NationsBank Corp. has taken heavy fire from Wall Street over the high price it is paying for Boatmen's Bancshares, but some analysts now sense that the deal sends a warning to capital-heavy banks.

NationsBank is financing its acquisition by utilizing Boatmen's mountain of excess capital - a maneuver equivalent to a leveraged buyout, said analyst Diane Merdian of Montgomery Securities in San Francisco.

And that, she said, "should send a clear message to banks with extra capital: Optimally manage your balance sheet or else."

The upshot is that a number of big banks, including some that recently completed their own large deals, might themselves be takeover targets because they have so much unused capital on their books, the analyst said.

"Quite simply, NationsBank was able to offer a higher price for Boatmen's by paying less than 100% of the purchase amount in shares issued, leveraging Boatmen's excess capital as well as its own," she said. "Boatmen's, like any bank, is more valuable optimally leveraged and was consequently made more vulnerable by its excess capital."

In a recent study, Ms. Merdian and colleagues at her firm identified several undervalued banks sporting what she calls "suboptimally leveraged balance sheets." They include First Chicago NBD Corp., Cleveland's KeyCorp, and First Security Corp. in Salt Lake City.

"The industry is growing much faster than banks can deploy their growing capital," noted Adam Compton of Montgomery Securities, who assisted in preparing the study.

More fully valued potential takeover targets, according to Ms. Merdian's analysis, include Mercantile Bancorp., St. Louis; Comerica Inc., Detroit; and U.S. Bancorp, Portland, Ore. The NationsBank-Boatmen's deal offers several important lessons, she said. Among them:

*Bigger is better for buyers. "The greater the dollar amount of the target's excess capital, the more a buyer may benefit, assuming an accretive price is offered."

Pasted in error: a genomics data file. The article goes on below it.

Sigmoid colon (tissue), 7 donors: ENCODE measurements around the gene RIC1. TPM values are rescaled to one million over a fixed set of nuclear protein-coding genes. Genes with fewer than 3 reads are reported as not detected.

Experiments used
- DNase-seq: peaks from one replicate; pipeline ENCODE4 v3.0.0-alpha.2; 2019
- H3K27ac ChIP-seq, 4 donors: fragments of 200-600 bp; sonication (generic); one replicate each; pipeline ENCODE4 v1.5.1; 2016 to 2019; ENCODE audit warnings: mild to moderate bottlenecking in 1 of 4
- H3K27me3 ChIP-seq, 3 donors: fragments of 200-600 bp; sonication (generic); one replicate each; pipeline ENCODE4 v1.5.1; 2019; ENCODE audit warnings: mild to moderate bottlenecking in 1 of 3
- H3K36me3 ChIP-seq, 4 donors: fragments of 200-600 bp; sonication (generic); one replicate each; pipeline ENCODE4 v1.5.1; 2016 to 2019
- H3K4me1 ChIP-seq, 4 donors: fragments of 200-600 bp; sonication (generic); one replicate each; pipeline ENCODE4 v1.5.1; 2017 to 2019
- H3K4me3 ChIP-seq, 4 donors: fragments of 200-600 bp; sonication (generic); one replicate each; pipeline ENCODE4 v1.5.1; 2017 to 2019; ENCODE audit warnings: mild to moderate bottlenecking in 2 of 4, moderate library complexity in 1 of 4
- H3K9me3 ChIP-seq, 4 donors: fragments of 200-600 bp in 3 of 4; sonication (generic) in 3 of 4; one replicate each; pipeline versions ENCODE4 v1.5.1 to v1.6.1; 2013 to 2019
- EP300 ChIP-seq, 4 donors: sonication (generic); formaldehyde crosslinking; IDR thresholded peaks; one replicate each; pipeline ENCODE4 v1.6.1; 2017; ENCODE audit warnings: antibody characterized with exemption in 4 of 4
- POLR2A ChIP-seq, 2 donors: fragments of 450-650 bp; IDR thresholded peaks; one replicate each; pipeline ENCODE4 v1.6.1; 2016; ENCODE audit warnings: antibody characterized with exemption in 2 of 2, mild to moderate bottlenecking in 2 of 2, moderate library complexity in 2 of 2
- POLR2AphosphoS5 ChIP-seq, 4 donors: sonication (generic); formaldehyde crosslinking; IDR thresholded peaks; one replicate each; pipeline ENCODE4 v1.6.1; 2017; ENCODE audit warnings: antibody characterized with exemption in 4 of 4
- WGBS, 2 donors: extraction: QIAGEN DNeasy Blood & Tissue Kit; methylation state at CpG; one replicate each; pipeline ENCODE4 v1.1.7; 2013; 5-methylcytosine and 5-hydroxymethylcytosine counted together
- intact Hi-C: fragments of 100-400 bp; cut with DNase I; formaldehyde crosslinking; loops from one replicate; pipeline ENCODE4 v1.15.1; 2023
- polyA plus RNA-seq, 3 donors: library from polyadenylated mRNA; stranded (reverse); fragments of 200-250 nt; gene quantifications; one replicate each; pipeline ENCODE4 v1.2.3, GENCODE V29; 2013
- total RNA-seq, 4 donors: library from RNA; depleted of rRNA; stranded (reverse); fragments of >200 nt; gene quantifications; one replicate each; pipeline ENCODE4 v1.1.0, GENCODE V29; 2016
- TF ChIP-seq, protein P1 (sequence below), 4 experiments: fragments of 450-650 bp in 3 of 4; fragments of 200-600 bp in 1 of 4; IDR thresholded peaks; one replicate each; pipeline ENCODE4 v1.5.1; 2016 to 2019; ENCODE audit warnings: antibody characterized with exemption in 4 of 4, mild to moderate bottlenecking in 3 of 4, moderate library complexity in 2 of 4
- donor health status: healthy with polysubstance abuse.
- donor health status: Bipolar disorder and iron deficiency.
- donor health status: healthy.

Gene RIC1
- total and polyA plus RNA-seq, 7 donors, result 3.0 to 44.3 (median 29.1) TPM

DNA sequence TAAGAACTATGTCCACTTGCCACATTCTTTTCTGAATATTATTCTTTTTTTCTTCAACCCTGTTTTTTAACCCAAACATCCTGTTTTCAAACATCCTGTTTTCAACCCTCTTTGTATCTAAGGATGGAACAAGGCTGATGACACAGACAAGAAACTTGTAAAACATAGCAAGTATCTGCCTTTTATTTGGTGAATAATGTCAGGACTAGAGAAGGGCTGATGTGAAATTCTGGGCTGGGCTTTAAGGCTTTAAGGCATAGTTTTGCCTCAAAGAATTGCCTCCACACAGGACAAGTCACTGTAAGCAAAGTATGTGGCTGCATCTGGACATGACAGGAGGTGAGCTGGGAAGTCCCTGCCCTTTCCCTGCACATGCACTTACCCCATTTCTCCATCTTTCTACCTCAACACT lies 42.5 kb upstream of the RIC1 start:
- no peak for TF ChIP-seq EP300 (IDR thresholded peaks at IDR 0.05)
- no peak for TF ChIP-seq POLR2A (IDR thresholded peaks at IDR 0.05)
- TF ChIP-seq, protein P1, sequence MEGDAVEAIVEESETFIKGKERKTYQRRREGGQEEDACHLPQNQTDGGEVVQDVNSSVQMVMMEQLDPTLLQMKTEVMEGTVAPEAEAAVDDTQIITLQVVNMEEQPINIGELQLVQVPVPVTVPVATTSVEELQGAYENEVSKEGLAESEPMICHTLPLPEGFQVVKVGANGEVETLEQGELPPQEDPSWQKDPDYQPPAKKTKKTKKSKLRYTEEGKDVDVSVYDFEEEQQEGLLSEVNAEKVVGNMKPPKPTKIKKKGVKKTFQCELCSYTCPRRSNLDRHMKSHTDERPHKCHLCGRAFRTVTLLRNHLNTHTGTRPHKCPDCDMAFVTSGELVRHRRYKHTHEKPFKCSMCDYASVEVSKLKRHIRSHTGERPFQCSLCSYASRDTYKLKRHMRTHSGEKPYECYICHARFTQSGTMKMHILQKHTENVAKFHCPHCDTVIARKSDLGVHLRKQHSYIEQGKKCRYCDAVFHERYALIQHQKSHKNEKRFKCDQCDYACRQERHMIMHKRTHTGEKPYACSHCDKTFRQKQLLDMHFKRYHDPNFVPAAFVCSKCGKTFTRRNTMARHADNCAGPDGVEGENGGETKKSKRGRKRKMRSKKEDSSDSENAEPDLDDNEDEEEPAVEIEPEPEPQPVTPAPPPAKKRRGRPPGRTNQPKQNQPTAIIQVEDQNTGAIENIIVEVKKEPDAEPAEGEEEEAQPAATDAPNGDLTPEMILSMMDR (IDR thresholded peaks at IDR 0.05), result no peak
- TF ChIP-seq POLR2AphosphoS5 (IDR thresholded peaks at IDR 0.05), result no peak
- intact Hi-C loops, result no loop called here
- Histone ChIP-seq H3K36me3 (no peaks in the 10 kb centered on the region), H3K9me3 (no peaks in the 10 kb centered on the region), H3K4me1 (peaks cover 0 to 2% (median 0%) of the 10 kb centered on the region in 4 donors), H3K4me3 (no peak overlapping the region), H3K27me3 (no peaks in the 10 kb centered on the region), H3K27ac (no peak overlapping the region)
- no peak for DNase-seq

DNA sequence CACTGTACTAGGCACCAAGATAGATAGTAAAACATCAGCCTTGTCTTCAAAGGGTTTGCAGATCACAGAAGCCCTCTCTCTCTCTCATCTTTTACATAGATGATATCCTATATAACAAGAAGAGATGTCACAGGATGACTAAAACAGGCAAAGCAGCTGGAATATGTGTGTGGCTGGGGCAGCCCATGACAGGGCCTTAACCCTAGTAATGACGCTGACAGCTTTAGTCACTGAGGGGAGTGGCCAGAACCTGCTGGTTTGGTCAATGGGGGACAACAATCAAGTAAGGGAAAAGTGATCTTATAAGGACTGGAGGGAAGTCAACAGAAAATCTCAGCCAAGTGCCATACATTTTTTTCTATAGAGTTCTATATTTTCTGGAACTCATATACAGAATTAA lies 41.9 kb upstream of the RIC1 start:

*Regulatory constraints foster consolidation. Banks with excess capital are generally limited to buying back stock in any year in amounts equal to a year's tangible retained earnings. "An acquirer, on the other hand, can remove significant excess capital all at once," she pointed out.

Industry analyst Judah S. Kraushaar of Merrill Lynch & Co., New York, agreed that excess capital exposes banks to takeover deals.

"The message for any bank is that you make yourself more vulnerable (to takeover) by sitting on excess capital," Mr. Kraushaar said, adding that excess capital would likely be most evident at smaller banks.

Ms. Merdian predicts more merger action but says the NationsBank- Boatmen's deal has not "ignited a massive frenzy" to build enormous banks.

So what are banks to do? Buying another bank is the most obvious way to spend a lot of cash. In fact, one of the banks on Ms. Merdian's list, Mercantile Bancorp., announced this week that it plans to purchase Mark Twain Bancshares for $855 million.

But the most popular means of dealing with excess capital - stock repurchase programs - is unavailable right after a pooling deal.

The Securities and Exchange Commission ruled in March that banks created in pooling-of-interest mergers must temporarily suspend their buyback programs.

In pooling transactions - the kind that Mercantile is using to buy Mark Twain - the acquired bank's assets are added into the parent's.

In contrast, Wells Fargo & Co., San Francisco, this year took over First Interstate Bancorp., Los Angeles, using the purchase-accounting method, which preserves stock buybacks.

In purchase transactions, the newly acquired bank is treated as an investment and its assets are incorporated into its new parent's balance sheet at their fair market value.

The downside is that any price paid over their fair value is considered goodwill and must be written off against future earnings.

Although purchase accounting makes for more cumbersome bookkeeping and can depress bank earnings, Ms. Merdian says it is the only alternative in the current environment.

"Poolings of interest are essentially dead for banks, as they too severely inhibit managements' flexibility in appropriately managing capital," Ms. Merdian wrote.

The NationsBank deal for Boatmen's is also a purchase accounting deal - the second big one this year, after Wells-First Interstate.

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